Nunavut nudges out-of-territory workers to get vaccinated

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Nunavut's chief public health officer, Dr. Michael Patterson, said starting Nov. 1, out-of-territory workers who are not fully vaccinated will only have two ways to get an exemption from isolating for two weeks before traveling north: a medical exemption from a doctor, or a role in helping to fix 'sudden and severe damage to critical infrastructure.' (Jacqueline McKay/CBC - image credit)
Nunavut's chief public health officer, Dr. Michael Patterson, said starting Nov. 1, out-of-territory workers who are not fully vaccinated will only have two ways to get an exemption from isolating for two weeks before traveling north: a medical exemption from a doctor, or a role in helping to fix 'sudden and severe damage to critical infrastructure.' (Jacqueline McKay/CBC - image credit)

Partially vaccinated or unvaccinated people from outside Nunavut who travel to the territory to work will no longer be exempted from isolating, the government of Nunavut said Monday.

Commonly referred to as out-of-territory workers, the government said in a news release that beginning Nov. 1, it will only grant exemptions for those who are partially vaccinated or unvaccinated to isolate in an out-of-territory isolation location under two conditions: if there is "sudden and severe damage to critical infrastructure," or if a worker has a medical exemption to get a vaccine from their doctor.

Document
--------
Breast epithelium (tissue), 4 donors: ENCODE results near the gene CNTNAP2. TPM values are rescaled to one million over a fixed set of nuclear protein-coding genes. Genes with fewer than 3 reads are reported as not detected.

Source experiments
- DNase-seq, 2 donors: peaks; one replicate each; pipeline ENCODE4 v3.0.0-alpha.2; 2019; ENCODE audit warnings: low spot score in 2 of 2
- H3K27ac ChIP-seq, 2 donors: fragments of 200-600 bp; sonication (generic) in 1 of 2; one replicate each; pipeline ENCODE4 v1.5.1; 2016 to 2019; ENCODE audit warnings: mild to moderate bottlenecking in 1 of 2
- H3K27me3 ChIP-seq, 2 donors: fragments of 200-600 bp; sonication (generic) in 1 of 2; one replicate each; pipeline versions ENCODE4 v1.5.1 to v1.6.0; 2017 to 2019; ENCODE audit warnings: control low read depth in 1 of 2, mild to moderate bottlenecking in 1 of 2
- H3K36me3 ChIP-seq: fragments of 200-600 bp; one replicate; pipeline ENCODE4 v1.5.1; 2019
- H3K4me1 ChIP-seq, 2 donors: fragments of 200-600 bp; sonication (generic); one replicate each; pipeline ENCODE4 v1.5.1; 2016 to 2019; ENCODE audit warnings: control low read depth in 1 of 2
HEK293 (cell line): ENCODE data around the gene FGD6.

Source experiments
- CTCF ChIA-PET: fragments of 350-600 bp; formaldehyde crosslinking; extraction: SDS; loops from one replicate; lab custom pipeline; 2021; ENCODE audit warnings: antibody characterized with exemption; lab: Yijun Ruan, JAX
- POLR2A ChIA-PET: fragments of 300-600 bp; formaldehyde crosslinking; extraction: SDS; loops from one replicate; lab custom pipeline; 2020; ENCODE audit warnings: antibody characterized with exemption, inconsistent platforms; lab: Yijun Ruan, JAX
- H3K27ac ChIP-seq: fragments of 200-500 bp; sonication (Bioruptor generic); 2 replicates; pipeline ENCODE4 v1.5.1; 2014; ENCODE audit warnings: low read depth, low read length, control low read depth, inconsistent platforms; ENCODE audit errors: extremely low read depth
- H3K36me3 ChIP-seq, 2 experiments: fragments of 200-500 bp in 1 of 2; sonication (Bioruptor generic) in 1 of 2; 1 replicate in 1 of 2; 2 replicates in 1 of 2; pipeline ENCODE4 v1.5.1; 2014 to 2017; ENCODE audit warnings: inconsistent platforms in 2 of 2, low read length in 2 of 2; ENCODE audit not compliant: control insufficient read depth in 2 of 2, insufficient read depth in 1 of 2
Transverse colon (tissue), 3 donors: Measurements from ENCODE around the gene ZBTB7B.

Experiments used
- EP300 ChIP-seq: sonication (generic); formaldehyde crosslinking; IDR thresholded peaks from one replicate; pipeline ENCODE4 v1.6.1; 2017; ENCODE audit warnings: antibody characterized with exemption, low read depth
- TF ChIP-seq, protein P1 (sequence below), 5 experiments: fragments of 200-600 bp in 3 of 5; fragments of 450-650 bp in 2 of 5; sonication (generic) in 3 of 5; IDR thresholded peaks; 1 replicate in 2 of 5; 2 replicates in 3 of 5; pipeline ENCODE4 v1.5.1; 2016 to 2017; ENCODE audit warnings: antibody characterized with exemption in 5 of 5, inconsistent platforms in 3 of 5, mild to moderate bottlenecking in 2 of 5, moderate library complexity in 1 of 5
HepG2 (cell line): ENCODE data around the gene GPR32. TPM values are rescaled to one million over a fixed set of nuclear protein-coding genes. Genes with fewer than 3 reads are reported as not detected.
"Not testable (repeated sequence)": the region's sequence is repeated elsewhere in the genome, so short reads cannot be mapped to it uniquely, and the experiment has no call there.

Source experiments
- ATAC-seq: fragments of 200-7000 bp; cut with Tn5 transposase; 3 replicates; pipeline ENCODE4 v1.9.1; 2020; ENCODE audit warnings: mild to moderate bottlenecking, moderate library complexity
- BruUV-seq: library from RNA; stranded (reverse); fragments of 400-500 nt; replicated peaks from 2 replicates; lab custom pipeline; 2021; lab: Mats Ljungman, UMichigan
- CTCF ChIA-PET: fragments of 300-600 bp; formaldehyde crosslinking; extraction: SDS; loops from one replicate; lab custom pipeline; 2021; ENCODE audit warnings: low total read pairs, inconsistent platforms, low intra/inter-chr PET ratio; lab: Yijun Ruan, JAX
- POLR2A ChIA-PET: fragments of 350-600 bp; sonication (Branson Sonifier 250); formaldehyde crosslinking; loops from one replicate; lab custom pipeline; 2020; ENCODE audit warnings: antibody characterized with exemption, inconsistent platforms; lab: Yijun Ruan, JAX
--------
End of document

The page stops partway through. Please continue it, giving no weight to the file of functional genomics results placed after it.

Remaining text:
"Minimizing the number of unvaccinated workers traveling to the territory on exemptions will help reduce the risks of COVID-19 coming to Nunavut," said Dr. Michael Patterson, Nunavut's chief public health officer, in a news release.

Fully vaccinated out-of-territory workers can apply for an exemption by completing a declaration form and emailing it to vaccineexemptions@gov.nu.ca. The government said these workers will have to provide proof of vaccination along with their form, and should allow two weeks for a response.

All other out-of-territory workers will have to isolate for 14 days at a Government of Nunavut isolation location outside the territory before going to Nunavut.

Few details on out-of-territory workforce

Infrastructure and resource projects in remote worksites in Canada's North, including Nunavut, depend heavily on labour from workers who are flown in from the South.

Data on the size of that labour force is not easily available, according to CBC's reporting in March of this year.

In that story, Barbara Neis, a sociologist at Memorial University, said the three territories also rely on southern workers for everything from health care and food services to transportation.

Neis said her 2016 data shows that more than one in five workers in public administration in Nunavut listed their residence outside the territory.

According to the government of Nunavut's website, there are three active COVID-19 cases in the territory on Monday, all of them in Kinngait.

Since the start of the pandemic, there have been 663 cases in the territory. Of those, 656 have recovered and four people have died.

The government added there is no change to the exemption process for those travelling for compassionate reasons.

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